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Convergence Learning & Class Blogs

August 22, 2006

Via Will Richardson – http://weblogg-ed.com/2006/more-henry-jenkins/ – quoting Henry Jenkins

In talking media pedagogies, then, we should no longer imagine this as a process where adults teach and children learn. Rather, we should see it as increasingly a space where children teach one another and where, if they would open their eyes, adults could learn a great deal. (Emphasis mine.)

Weblogg-ed » More Henry Jenkins

I used to have a page tacked to my bulletin board with a quote from Elliot Eisner – from a Google search, this reference – Elliot Eisner (in Saks (Ed.), 1996, p. 412)

“Working at the edge of incompetence takes courage.”

I thought this was true of all teaching, because we never know what our students don’t know, and how they can actually ‘get’ what we want to transmit convey help them learn. I also thought it was true of all teaching because, especially in rhetoric or English lit., my areas, views and rules change.

I also thought it was what made my learning, (and theirs) exciting. When you are at the vygotskian point in your proximal development that you mostly know and can venture into interweaving your own experiences and ideas into what you are getting from the mentor/experts (teachers, books etc.), it is terrifically exciting. Things click, synapses connect, and you are in a wonderful state of flow!

As a teacher, I can sometimes feel the class in this state, and I work to keep that liveliness happening. As a student, I am very good at helping move the class (if the teacher allows it) into a space where this is possible.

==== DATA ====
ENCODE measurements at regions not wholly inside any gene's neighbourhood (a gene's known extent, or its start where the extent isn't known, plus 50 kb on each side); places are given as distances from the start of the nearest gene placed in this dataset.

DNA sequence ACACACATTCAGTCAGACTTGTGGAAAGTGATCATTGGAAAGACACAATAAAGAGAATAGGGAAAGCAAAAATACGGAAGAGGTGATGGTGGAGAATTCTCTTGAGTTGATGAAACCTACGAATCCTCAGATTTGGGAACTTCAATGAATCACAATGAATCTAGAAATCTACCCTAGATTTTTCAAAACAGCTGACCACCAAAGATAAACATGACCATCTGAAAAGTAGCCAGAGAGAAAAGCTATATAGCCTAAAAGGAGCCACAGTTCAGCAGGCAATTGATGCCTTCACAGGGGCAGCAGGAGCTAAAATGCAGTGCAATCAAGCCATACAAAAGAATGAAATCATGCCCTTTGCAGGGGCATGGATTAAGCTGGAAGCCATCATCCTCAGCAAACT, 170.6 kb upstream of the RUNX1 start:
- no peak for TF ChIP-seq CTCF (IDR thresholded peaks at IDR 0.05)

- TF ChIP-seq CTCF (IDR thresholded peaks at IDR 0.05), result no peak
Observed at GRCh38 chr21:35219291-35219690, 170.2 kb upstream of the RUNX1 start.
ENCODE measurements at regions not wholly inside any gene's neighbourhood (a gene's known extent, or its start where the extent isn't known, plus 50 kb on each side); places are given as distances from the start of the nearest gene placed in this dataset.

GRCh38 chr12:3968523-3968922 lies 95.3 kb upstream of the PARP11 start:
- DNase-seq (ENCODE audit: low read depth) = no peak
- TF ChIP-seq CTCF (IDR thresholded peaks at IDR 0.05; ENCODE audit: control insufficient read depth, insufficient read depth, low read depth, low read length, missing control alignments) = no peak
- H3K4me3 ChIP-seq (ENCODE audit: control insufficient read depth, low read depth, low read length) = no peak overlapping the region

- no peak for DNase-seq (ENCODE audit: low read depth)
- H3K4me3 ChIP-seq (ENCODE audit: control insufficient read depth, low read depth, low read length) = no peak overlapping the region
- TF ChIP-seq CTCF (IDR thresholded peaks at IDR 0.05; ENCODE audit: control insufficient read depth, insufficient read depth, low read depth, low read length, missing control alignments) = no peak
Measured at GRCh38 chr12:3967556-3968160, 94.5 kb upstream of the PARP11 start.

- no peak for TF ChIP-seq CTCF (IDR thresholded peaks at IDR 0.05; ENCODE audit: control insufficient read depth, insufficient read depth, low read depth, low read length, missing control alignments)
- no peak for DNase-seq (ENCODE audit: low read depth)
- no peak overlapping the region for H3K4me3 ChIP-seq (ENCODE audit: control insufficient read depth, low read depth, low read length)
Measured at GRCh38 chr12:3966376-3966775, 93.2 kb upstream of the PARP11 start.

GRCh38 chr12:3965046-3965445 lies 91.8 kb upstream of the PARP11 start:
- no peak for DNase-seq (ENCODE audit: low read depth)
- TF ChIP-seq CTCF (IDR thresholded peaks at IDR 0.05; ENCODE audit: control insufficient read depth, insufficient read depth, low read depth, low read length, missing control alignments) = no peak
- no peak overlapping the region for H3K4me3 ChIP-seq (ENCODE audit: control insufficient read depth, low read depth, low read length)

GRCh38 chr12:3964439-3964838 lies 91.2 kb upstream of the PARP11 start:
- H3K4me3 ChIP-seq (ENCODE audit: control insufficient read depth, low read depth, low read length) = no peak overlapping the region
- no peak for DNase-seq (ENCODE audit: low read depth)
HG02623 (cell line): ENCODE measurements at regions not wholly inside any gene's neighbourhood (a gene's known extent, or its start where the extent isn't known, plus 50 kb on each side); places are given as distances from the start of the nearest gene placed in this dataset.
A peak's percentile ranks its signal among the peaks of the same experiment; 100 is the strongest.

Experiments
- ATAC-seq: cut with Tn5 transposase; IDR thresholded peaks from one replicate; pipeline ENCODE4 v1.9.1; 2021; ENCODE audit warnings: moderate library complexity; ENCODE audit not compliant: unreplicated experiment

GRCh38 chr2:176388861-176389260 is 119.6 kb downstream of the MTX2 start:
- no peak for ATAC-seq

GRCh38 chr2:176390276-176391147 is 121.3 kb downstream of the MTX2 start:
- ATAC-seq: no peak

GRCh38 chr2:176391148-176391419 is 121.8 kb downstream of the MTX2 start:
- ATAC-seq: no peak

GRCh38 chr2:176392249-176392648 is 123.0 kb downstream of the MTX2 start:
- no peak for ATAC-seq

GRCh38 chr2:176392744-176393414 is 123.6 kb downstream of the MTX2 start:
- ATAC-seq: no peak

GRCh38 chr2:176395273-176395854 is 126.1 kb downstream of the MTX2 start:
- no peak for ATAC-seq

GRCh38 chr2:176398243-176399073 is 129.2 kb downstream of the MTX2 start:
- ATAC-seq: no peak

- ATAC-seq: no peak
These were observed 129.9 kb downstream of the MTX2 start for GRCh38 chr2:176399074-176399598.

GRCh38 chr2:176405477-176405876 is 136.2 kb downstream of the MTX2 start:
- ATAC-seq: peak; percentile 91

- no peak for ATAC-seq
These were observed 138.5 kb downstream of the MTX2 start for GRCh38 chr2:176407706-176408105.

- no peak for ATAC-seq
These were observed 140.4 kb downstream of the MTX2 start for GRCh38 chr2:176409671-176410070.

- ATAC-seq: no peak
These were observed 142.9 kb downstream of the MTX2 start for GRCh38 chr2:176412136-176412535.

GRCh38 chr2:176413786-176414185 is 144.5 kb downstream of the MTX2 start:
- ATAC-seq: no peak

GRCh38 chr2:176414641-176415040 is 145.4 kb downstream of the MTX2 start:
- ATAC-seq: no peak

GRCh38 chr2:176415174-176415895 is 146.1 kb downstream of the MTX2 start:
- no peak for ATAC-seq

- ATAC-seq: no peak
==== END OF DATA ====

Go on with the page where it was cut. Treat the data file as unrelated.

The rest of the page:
Last term I used an Elgg class blog with a 3rd year undergrad course in oral rhetoric, which I’ve blogged about before – here, and here. I’ve had trouble writing up a “final report” on my experience for two reasons.

  1. I had my students use Elgg and I feel (I think the best description is) shy. (Paranoia – “If they look, they will find it, anywhere on the Web, but they know how much I like Elgg, so they’ll know to look there.” Well, yes, but it is only my opinion and they are welcome to differ. I guess this is a trace of the Staff Room effect where you can say what you want, get as extreme as you want because you won’t be overheard. It’s also a bit of a response to the “Rate Your Teacher” effect. Time to get over that.)
  2. The Henry Jenkins quotation at the beginning of this post. I feel some ownership of the class, but they own their success. In their blog posts I could see how they began to expose where they needed help, and I could see some of their classmates helping.

Many of the students in the class began the interactive learning that I believe is the most powerful and natural way of learning. I set up the environment, but they taught one another. Those who were active with helping each other learned the most, and learned a pattern of learning that will benefit them the rest of their lives, I believe.

The best part for me, is how much I learned from watching them teach each other. Teaching and/or learning “at the edge of incompetence” is both exciting and valuable. And, with our rapidly changing and developing communication technologies, a necessity.

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